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In a pandemic, we’re looking to clean a little differently

With the COVID-19 virus* in the news, many of us want to know how to clean our homes more effectively. We chatted to Dr Lisa Ackerley to find out more.

Here’s why antibacterial wipes, disinfectant sprays and targeted hygienic cleaning have never been more popular.

We all know hygiene is the foundation of health and so good hygiene practices are essential. Since the COVID-19 pandemic, we’re spending more and more time searching for ways to clean and disinfect our homes, and less time caring about our non-essential appliances (like irons).

This shift has been summarised in a series of infographics below, but these only tell half the story. While we want to keep our homes clean and more hygienic, how do we carry this out most effectively? To answer this question, we spoke to Dr Lisa Ackerley. Dubbed the “Hygiene Doctor”, Dr Ackerley is a Professorial Fellow of the Royal Society for Public Health and a guest on popular TV shows. She has amassed 30 years of experience educating people on the importance of disinfecting their homes in the right way.

Her thoughts, as well as the shifting habits of the UK population, are up next.

How our cleaning routines have changed since the COVID-19 virus*.

Our cleaning interests are changing

We're more interested than ever in discovering how to disinfect our homes - not just clean them.

Increase in Interest - How to disinfect

Percentage increase in interest of how to disinfect household items (list and results below)

  • 586% surfaces
  • 556% door handles
  • 457% laptop
  • 430% how to disinfect

Source: Google Keyword Planner. Data March-May 2020.

Increase in Interest - How to clean

Percentage increase in interest of how to clean household items (list and results below)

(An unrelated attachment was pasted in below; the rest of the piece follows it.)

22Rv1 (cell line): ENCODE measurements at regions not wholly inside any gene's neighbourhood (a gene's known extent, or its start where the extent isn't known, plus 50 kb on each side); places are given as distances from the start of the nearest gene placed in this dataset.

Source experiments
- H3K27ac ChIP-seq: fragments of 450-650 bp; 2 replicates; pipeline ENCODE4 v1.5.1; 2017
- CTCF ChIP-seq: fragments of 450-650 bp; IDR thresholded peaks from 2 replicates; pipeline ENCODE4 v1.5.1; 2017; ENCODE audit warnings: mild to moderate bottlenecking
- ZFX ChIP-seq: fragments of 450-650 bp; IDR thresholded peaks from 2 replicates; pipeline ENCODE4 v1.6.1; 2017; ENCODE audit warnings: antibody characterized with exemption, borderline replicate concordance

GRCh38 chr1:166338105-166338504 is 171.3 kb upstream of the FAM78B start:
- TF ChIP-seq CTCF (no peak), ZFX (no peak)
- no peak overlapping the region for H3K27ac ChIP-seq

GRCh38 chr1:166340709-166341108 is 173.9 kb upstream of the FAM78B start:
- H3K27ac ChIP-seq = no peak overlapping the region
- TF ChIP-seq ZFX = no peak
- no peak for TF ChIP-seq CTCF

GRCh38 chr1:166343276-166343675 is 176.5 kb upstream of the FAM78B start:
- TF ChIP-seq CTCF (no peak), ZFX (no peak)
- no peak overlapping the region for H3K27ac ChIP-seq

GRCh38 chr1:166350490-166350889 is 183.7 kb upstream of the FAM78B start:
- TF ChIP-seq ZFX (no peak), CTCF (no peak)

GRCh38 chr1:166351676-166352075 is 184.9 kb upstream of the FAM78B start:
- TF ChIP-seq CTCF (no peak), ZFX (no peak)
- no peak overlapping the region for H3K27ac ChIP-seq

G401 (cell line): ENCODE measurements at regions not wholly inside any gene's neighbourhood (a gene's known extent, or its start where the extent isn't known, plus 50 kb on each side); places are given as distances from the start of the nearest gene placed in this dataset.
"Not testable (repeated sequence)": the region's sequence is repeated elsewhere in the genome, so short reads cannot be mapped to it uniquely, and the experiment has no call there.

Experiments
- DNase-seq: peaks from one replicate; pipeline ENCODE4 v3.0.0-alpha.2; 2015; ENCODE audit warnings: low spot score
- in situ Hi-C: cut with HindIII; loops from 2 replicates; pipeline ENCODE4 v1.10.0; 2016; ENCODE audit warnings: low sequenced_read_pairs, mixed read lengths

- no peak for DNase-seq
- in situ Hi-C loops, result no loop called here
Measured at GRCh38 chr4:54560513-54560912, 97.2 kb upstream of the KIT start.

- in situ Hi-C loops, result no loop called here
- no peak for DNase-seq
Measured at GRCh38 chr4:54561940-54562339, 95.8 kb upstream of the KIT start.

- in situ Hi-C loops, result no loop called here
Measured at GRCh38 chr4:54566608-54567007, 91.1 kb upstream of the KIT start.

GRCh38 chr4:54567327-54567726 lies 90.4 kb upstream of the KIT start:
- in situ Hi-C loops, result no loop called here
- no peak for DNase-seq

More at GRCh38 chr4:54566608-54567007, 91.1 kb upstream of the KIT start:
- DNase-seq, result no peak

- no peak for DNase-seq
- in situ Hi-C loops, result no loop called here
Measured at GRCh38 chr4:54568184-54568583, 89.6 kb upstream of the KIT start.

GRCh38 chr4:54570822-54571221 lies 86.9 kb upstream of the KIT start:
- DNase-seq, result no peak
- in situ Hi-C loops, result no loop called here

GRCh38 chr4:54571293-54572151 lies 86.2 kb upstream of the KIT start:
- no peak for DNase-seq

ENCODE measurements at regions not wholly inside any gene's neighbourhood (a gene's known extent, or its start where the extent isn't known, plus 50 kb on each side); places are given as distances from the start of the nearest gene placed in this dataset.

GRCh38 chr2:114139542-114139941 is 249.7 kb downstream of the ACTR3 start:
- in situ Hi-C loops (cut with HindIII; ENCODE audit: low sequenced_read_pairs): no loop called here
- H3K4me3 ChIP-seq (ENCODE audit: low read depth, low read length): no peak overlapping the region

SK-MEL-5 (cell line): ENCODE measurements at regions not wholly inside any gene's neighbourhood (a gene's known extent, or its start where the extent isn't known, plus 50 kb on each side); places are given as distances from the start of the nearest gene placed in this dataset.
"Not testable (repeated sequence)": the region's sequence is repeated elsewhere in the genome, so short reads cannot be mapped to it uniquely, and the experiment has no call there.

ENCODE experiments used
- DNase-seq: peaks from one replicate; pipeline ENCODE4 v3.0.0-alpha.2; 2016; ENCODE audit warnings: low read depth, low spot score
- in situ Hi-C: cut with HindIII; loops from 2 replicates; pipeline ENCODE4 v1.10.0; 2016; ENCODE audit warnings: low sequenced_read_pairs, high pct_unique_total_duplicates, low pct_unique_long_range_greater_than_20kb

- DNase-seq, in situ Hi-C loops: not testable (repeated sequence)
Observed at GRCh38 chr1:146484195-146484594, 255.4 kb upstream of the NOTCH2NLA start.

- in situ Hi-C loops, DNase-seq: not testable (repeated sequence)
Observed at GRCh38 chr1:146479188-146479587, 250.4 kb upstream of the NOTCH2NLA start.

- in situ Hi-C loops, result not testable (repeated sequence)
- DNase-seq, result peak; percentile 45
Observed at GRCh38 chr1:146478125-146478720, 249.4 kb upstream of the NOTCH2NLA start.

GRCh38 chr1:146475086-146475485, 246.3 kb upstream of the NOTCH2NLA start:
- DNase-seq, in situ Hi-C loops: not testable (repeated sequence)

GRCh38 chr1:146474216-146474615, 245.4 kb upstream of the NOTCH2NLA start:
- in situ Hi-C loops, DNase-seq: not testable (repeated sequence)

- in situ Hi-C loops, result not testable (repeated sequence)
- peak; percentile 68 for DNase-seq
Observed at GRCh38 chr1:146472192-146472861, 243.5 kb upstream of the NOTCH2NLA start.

• 98% TV screen
  • 49% a mattress
  • 26% how to clean
  • 23% washing machine

Source: Google Keyword Planner. Data March-May 2020.

 

More and more of us want to know how to "deep clean" our homes

While non-essential appliances (like irons) are getting less of our attention.

Increase/decrease in Interest - How to (increase)

Percentage increase in interest of doing things (list and results below)

  • 300% clean your phone
  • 200% clean hot tub filter
  • 200% deep clean your house
  • 160% clean an iPad screen

Source: Google Trends and Google Keyword Planner. Data March-May 2020.

Increase/decrease in Interest - How to (decrease)

Percentage decrease in interest of doing things (list and results below)

  • -75% get rid of mould on walls
  • -55% clean burnt iron
  • -18% remove wax from clothes

Source: Google Trends and Google Keyword Planner. Data March-May 2020.

 

Takeaway #1: We’re focusing on disinfecting door handles (infographic 1).

Disinfecting door handles has seen a surge in interest - more and more people in the UK want to know how to do this properly (+556%).

According to Dr Ackerley, this is a good thing. Door handles are frequently touched surfaces that can play a part in helping the spread of infectious viruses.

A solution? Regularly clean and disinfect frequently touched surfaces with antibacterial wipes, which kill bacteria and viruses**. It’s important to remember that your hands don’t need to be visibly dirty to transmit bacteria and viruses, and so it’s important to wash your hands thoroughly at key moments – such as when you arrive at your destination (home, school or work) or after going to the toilet.

Takeaway #2: More and more people want to know how to “deep clean” their homes (infographic 3).

Have we become a nation obsessed with “deep cleaning”? If the data is anything to go by, we might be headed that way (+200%).

But Dr Ackerley says the phrase is largely meaningless, and not something to even focus on, since many of us are not disinfecting the things that really matter – “such as our hands when we arrive home.”

Instead, the goal is to break chains of infection through targeted cleaning.

Concentrate on cleaning and disinfecting the surfaces you regularly touch with your hands

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Dr Ackerley

For example, door handles, handrails and the toilet flush. The same goes for food preparation areas, fridges and cupboard door handles in the kitchen. These are far more likely to cause the transfer of germs than a greasy floor.

Sure, there’s a time and place to disinfect the kitchen floor – especially if it looks and feels dirty, or if you have a baby crawling on it – but often the real health risks are posed by the things in our everyday life that we touch frequently with our hands.

Takeaway #3: Laptops are a source of concern (infographic 1).

There’s been a surge in the number of people looking to disinfect their laptops (+457%). According to Dr Ackerley, if you’re at home and you’ve washed your hands at key moments – e.g. when you get inside – and you’ve taken care to wipe down surfaces as per the points above, then the risks are really low. This is provided no one else is using the device.